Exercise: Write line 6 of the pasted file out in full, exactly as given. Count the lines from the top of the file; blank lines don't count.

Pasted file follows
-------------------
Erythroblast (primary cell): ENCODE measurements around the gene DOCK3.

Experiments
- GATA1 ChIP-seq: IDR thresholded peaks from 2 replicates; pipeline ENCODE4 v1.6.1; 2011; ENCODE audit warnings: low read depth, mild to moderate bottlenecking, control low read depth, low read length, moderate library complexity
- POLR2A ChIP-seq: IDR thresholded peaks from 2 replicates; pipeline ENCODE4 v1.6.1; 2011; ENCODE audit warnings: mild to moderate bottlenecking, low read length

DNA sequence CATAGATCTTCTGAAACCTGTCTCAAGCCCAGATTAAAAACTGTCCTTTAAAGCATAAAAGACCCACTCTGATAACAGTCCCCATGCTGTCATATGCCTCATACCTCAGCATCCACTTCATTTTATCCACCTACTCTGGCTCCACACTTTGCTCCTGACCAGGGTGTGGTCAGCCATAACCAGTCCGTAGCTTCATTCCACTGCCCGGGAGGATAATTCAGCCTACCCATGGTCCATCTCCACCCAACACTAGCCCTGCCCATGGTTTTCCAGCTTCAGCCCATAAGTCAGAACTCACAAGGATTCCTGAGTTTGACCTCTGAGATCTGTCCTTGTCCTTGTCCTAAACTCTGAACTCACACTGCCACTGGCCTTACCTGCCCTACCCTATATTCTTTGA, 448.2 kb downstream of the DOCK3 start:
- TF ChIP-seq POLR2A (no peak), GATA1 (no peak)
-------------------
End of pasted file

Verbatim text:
- TF ChIP-seq POLR2A (no peak), GATA1 (no peak)